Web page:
John Metcalfe was CityLab’s Bay Area bureau chief, covering climate change and the science of cities.
Tens of thousands of wind turbines could dampen monster hurricanes into plain old bad storms, claim researchers.
Over the years, weather eggheads have dreamed up an arsenal of unusual weapons to fight hurricanes – seeding clouds to weaken their momentum, pumping cold ocean water to the surface to starve them of energy. The U.S. government has even taken the time to explain why it's "not a good idea" to blow up hurricanes with nuclear bombs (turns out there are multiple reasons!).
But here's one more possible way to attack the next Katrina: How about we wall off parts of the coastline with wind farms, which would then drain energy from these monster storm systems as they move through miles of spinning blades?
It's not as ridiculous a theory as you might imagine, at least according to the Stanford and University of Delaware researchers proposing it. They believe that platoons of oceanic wind turbines could diminish wind speeds and wave heights, as well as lower the kind of tidal surges that preceded the ultra-destructive Typhoon Haiyan. As one of them asserts: "The little turbines can fight back the beast."
The team came to this conclusion using a climate model to simulate how hurricanes Katrina, Sandy, and Isaac would move through vast fields of tens of thousands of turbines. They found that the machines would parasitically suck energy from the hurricanes' edge, causing a chain reaction in which slower winds would circle toward the storm's eye. This process hinted at major decreases in wind speed – a drop of 87 mph for Sandy, 92 mph for Katrina – and a 34 and 79 percent reduction in flooding for both storms, respectively.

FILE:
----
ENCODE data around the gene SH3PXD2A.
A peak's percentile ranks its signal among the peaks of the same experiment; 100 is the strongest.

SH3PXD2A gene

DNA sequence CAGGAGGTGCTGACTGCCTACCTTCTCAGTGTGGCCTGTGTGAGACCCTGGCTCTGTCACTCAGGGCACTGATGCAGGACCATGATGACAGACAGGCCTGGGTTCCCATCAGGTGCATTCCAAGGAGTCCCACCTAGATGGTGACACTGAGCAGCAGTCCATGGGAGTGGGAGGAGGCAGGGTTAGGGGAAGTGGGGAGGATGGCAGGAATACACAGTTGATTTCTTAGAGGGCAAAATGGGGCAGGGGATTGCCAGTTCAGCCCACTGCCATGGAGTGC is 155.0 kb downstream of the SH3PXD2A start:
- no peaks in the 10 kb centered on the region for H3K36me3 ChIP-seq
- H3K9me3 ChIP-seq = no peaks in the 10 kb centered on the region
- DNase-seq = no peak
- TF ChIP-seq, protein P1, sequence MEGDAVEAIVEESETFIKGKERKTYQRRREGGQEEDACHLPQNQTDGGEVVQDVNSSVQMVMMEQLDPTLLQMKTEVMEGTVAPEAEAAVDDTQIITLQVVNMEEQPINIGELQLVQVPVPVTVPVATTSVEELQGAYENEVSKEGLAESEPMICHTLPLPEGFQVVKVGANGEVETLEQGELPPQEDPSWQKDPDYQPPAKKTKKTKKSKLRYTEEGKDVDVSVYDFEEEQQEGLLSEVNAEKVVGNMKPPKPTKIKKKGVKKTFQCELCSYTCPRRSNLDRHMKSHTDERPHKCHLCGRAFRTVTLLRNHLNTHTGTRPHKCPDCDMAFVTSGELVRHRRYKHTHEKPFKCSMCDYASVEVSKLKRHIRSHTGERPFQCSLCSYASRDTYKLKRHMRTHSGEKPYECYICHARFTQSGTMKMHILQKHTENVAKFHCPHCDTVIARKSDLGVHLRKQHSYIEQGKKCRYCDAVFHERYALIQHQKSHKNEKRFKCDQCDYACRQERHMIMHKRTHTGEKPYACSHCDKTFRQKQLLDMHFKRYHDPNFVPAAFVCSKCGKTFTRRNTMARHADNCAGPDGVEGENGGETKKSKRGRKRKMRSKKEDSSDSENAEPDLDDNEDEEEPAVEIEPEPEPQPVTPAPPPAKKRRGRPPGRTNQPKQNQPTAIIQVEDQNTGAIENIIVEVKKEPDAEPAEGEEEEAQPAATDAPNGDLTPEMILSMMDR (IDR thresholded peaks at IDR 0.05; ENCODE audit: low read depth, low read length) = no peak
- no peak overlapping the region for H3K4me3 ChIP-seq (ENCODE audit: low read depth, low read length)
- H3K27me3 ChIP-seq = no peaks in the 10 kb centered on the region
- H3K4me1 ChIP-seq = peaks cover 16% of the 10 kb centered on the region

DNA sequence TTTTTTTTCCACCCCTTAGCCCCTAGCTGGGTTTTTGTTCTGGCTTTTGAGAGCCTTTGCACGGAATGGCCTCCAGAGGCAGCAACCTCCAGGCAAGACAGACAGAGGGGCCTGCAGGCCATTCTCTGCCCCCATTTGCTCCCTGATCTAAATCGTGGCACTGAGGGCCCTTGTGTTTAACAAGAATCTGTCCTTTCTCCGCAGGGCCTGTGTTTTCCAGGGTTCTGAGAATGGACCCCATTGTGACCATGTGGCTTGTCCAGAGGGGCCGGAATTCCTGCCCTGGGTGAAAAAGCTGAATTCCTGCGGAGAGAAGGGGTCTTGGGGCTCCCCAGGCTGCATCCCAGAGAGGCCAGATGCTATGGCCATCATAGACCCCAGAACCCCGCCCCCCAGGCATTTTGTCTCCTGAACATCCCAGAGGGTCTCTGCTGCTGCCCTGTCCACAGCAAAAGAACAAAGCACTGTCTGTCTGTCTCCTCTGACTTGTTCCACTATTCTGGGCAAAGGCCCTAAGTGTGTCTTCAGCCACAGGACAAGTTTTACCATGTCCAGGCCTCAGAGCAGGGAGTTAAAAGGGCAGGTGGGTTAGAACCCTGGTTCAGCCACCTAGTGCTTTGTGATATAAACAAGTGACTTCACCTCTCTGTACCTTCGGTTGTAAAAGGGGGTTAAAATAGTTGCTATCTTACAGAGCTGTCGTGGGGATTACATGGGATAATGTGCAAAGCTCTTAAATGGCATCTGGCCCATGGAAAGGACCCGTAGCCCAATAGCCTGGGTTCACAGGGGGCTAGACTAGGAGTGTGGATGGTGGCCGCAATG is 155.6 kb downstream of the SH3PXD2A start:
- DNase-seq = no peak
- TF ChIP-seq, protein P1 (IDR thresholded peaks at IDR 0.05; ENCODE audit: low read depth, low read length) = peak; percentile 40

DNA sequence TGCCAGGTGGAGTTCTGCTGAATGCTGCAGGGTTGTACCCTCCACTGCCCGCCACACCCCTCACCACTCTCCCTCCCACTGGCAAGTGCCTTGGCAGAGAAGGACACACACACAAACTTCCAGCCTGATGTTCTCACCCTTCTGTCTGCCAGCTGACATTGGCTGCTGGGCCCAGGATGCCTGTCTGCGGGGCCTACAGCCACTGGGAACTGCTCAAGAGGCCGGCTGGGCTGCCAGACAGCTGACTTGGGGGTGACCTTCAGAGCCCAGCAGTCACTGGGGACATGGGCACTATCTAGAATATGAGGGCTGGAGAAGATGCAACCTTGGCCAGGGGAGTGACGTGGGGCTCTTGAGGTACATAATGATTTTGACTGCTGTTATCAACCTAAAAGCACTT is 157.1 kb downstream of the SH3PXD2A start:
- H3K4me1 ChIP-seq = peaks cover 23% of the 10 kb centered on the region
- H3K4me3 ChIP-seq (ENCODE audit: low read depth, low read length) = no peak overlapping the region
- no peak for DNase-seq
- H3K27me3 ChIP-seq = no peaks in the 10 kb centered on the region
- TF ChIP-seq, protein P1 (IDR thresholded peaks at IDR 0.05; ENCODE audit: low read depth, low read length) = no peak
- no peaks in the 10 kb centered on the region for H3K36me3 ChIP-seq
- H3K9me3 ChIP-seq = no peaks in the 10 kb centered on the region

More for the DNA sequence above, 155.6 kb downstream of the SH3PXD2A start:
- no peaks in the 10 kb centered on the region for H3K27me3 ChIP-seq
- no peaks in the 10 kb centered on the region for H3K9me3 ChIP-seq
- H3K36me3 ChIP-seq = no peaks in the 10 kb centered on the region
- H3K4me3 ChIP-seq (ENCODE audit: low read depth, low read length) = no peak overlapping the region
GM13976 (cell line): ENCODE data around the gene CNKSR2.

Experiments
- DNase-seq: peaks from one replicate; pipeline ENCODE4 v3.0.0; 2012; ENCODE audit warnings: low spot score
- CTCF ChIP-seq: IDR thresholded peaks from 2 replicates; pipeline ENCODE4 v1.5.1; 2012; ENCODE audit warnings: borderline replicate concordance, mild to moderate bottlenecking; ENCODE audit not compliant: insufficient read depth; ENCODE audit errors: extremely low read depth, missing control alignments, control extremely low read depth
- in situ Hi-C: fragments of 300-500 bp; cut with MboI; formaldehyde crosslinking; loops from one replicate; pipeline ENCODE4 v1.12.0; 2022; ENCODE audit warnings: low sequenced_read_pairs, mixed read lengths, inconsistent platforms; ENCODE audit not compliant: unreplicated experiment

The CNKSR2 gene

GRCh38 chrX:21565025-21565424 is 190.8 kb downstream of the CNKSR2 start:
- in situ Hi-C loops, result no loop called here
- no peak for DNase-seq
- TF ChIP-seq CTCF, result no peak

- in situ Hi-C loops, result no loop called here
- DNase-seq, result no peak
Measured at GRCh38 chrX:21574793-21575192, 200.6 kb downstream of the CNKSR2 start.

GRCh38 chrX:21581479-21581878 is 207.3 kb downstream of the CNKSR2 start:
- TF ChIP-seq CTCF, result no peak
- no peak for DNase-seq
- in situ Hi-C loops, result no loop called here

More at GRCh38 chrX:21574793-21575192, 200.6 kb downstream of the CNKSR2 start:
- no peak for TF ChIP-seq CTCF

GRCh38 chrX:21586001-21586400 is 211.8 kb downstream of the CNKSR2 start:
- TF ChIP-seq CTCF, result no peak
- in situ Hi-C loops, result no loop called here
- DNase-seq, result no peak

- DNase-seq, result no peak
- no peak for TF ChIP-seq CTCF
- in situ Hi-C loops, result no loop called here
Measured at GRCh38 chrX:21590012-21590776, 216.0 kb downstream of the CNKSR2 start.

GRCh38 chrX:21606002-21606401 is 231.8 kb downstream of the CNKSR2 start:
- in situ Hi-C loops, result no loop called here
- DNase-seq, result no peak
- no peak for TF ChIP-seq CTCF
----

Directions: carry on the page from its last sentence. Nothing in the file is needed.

Deploying armies of turbines that would be much larger than any wind farm existing today would be expensive. But unlike the cheaper option of building seawalls to mitigate flooding, the researchers say, the farms would help minimize wind damage and provide additional green benefits like reducing society's fossil-fuel dependence. And best of all is that the turbines supposedly could keep doing their energy-producing work even as a hurricane mowed over them:
While the wind farms would not completely dissipate a hurricane, the milder winds would also prevent the turbines from being damaged. Turbines are designed to keep spinning up to a certain wind speed, above which the blades lock and feather into a protective position. The study showed that wind farms would slow wind speeds so that they would not reach that threshold.
The study suggests that offshore wind farms would serve two important purposes: prevent significant damage to cities during hurricanes and produce clean energy year-round in normal conditions as well as hurricane-like conditions. This makes offshore wind farms an alternative protective measure to seawalls, which only serve one purpose and do not generate energy.